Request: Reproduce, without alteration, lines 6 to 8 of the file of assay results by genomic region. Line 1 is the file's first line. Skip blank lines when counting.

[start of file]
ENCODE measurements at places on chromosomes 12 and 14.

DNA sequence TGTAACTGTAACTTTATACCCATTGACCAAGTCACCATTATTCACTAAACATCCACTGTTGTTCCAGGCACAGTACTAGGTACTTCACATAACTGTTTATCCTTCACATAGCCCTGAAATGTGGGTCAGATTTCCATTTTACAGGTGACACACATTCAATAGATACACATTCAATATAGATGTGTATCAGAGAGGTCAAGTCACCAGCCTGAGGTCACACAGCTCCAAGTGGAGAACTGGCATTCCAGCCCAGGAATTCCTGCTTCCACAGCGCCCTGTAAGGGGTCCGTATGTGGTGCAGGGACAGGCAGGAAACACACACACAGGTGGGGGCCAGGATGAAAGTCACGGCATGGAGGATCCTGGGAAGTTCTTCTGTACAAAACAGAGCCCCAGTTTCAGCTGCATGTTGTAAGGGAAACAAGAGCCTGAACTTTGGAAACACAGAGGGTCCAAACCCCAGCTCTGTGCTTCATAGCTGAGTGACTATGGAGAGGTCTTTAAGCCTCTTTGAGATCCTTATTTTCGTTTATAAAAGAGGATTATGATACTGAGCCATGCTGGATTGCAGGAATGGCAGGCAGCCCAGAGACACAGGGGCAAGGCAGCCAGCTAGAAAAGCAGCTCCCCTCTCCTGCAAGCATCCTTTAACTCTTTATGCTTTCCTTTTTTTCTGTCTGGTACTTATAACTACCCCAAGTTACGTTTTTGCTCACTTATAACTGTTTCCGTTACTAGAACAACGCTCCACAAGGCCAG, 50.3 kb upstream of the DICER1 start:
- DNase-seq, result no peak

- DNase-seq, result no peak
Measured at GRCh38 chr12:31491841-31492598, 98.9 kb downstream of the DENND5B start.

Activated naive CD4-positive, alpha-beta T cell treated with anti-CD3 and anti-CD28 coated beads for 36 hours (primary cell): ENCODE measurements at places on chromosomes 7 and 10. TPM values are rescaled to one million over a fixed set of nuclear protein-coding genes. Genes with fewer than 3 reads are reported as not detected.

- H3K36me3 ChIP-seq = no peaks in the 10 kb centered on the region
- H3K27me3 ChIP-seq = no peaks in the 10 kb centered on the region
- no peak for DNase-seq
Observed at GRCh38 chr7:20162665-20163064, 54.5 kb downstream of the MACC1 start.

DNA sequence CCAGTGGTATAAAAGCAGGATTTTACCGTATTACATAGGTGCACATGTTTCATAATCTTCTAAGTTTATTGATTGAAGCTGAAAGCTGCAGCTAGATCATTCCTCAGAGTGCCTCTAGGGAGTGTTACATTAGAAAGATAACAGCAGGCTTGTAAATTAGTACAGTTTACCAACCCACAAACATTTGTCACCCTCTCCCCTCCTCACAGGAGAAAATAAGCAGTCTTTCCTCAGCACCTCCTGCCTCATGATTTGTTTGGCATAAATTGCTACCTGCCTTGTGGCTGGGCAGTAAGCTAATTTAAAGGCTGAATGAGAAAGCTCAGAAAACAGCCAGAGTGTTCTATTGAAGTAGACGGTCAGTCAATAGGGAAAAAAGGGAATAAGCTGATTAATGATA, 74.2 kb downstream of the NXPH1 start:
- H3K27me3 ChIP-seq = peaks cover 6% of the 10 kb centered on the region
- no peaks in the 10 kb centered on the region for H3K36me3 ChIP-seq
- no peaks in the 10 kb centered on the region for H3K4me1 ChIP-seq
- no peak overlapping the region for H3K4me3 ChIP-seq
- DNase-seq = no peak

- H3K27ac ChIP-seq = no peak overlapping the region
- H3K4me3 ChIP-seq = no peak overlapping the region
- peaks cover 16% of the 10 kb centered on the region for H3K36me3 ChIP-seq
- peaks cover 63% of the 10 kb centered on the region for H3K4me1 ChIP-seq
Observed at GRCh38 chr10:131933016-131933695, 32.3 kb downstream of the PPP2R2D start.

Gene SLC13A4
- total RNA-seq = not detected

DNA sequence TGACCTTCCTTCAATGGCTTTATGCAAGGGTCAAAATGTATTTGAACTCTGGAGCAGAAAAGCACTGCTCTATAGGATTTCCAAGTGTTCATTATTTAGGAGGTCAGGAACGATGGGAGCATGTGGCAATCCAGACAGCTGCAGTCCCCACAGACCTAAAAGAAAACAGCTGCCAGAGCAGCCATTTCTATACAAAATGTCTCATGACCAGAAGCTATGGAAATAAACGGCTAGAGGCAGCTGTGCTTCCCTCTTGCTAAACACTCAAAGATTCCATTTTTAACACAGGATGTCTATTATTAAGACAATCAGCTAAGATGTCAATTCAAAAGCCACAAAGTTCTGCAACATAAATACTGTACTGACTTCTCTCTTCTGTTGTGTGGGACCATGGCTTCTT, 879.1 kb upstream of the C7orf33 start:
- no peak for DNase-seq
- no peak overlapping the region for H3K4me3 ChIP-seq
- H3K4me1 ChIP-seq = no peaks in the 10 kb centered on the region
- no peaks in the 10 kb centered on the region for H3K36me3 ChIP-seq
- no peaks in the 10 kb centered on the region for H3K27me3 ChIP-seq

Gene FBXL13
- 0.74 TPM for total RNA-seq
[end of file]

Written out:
Activated naive CD4-positive, alpha-beta T cell treated with anti-CD3 and anti-CD28 coated beads for 36 hours (primary cell): ENCODE measurements at places on chromosomes 7 and 10. TPM values are rescaled to one million over a fixed set of nuclear protein-coding genes. Genes with fewer than 3 reads are reported as not detected.

- H3K36me3 ChIP-seq = no peaks in the 10 kb centered on the region
- H3K27me3 ChIP-seq = no peaks in the 10 kb centered on the region